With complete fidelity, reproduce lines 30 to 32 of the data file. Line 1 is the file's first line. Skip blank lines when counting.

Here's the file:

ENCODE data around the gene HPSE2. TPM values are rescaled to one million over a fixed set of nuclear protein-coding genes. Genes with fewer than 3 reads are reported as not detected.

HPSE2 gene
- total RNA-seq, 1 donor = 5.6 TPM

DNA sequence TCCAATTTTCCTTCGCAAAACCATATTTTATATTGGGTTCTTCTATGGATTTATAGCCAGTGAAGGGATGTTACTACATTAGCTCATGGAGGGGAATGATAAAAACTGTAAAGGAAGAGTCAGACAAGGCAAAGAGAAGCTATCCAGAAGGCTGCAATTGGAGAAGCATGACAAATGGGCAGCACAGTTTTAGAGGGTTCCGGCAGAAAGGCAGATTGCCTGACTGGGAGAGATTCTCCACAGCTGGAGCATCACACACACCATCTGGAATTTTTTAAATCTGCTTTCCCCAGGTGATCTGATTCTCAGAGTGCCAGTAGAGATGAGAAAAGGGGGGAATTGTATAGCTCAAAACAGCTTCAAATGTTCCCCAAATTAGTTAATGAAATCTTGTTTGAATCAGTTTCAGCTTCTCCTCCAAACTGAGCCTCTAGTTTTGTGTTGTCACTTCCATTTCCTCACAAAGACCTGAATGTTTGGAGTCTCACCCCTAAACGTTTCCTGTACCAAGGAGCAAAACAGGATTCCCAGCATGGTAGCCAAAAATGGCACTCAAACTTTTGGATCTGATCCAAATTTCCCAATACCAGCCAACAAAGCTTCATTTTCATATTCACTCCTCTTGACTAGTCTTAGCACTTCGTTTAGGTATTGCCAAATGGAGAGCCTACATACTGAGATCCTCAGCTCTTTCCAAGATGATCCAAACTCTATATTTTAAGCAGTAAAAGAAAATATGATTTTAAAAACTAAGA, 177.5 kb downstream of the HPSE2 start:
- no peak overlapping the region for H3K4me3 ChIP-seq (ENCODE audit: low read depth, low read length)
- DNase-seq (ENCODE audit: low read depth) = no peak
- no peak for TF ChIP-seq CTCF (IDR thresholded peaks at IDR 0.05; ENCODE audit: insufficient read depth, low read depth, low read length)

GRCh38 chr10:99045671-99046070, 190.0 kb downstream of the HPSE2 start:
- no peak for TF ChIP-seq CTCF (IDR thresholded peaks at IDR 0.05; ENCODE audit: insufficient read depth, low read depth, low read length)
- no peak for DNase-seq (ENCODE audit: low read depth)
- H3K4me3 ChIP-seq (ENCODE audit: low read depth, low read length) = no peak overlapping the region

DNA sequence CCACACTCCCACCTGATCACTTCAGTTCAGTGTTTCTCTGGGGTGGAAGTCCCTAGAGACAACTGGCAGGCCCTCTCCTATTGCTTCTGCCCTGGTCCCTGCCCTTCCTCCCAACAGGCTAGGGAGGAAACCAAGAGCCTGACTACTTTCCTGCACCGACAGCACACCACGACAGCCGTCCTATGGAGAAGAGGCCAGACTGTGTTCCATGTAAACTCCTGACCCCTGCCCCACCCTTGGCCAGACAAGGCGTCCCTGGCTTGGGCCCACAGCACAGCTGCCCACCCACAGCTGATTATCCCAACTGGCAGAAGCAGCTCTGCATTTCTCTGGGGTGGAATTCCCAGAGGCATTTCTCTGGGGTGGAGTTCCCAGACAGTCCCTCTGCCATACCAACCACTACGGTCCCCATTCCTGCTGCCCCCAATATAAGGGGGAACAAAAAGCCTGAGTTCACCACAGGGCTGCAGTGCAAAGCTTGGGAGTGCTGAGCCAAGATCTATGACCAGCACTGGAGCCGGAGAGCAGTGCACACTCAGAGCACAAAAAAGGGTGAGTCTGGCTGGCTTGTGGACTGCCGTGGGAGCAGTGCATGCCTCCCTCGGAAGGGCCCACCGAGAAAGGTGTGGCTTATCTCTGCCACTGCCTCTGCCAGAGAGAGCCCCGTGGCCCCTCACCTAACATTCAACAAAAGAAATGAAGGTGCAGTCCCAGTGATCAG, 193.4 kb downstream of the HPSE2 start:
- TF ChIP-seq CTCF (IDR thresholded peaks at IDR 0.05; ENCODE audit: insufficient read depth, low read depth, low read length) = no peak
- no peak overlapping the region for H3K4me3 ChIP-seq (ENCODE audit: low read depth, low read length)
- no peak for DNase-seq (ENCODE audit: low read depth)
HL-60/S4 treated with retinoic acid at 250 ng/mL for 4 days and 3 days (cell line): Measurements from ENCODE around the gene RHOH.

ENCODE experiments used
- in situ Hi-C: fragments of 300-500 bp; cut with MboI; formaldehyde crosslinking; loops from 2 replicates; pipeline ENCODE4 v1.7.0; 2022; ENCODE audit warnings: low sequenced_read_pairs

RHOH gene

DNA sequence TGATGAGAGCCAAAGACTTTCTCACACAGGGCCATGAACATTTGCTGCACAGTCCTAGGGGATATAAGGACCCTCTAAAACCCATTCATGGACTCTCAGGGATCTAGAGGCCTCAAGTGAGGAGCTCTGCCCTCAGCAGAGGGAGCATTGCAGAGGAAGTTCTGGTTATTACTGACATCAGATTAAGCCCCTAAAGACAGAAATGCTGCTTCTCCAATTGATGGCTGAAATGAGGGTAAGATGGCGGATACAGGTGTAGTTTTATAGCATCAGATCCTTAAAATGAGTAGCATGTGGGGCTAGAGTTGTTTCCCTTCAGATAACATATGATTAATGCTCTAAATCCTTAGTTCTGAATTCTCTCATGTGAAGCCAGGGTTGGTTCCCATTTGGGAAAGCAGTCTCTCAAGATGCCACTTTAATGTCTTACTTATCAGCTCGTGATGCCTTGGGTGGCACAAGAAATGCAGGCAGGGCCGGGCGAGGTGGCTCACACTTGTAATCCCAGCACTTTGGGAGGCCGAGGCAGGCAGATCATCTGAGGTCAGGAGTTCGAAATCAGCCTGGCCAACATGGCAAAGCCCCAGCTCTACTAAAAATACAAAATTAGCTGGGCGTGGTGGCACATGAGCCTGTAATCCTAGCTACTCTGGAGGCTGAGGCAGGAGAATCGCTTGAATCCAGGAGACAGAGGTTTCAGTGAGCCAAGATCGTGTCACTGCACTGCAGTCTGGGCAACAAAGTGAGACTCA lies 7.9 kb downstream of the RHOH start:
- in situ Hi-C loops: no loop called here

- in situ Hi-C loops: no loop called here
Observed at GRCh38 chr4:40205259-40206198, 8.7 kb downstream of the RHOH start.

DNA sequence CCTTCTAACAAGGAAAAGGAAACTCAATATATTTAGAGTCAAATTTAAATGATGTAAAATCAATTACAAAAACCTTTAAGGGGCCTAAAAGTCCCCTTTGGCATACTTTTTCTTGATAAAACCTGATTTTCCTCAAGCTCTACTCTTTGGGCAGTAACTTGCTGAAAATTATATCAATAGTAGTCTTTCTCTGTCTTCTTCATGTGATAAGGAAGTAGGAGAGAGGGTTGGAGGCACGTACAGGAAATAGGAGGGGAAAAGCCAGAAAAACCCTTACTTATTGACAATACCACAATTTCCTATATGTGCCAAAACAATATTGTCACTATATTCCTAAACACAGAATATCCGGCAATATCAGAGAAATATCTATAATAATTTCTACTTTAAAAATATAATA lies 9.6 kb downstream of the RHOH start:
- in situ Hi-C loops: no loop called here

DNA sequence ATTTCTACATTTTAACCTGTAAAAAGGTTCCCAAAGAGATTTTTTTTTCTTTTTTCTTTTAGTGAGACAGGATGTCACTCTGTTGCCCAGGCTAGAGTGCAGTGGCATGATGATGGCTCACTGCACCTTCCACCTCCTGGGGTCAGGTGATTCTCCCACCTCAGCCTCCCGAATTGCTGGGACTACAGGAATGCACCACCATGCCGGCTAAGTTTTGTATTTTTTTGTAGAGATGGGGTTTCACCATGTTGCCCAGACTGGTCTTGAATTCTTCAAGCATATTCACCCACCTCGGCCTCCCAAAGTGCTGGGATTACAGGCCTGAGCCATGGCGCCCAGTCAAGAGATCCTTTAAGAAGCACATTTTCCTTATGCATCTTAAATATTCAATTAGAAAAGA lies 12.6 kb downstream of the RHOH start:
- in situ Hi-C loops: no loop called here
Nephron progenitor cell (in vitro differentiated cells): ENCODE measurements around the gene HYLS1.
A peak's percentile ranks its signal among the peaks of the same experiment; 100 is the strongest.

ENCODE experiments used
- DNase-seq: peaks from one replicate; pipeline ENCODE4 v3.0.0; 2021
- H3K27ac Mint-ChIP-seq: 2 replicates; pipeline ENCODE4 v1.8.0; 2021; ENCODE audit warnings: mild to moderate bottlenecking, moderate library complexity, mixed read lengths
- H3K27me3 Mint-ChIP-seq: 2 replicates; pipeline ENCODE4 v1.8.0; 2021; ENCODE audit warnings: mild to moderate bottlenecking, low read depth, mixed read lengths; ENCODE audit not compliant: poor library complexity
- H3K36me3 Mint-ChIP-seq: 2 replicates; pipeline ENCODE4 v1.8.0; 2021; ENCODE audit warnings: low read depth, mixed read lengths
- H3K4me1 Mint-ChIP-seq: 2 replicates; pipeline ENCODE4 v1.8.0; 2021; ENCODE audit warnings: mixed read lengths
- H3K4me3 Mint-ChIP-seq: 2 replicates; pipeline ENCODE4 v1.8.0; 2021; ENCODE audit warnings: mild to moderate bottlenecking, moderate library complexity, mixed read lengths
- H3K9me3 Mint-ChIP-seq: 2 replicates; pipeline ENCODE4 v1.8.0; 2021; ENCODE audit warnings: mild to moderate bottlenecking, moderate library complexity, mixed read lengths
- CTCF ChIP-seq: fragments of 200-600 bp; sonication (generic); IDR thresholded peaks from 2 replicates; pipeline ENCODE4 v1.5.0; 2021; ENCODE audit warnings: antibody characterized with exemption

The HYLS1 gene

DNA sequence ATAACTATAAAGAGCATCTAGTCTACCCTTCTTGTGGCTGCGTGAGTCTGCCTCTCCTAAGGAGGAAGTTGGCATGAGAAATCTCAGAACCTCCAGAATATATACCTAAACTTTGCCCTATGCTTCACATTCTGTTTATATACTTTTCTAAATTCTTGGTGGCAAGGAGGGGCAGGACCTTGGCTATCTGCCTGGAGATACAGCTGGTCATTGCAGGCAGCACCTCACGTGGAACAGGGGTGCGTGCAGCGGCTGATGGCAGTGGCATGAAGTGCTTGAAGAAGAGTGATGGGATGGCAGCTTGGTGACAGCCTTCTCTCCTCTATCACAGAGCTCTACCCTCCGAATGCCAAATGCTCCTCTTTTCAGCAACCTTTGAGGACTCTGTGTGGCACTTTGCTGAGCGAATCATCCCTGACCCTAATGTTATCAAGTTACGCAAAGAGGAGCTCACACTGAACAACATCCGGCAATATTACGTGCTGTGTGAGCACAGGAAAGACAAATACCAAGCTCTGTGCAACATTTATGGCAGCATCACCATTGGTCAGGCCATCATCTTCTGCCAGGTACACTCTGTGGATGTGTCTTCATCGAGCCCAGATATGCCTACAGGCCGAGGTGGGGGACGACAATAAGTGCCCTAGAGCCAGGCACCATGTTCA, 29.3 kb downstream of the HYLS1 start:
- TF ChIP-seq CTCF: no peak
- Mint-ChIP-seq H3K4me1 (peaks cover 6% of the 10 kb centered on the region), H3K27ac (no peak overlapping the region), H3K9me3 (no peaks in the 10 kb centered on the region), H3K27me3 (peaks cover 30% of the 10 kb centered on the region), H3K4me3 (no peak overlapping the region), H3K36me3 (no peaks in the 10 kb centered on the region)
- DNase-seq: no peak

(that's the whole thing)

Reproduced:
ENCODE experiments used
- DNase-seq: peaks from one replicate; pipeline ENCODE4 v3.0.0; 2021
- H3K27ac Mint-ChIP-seq: 2 replicates; pipeline ENCODE4 v1.8.0; 2021; ENCODE audit warnings: mild to moderate bottlenecking, moderate library complexity, mixed read lengths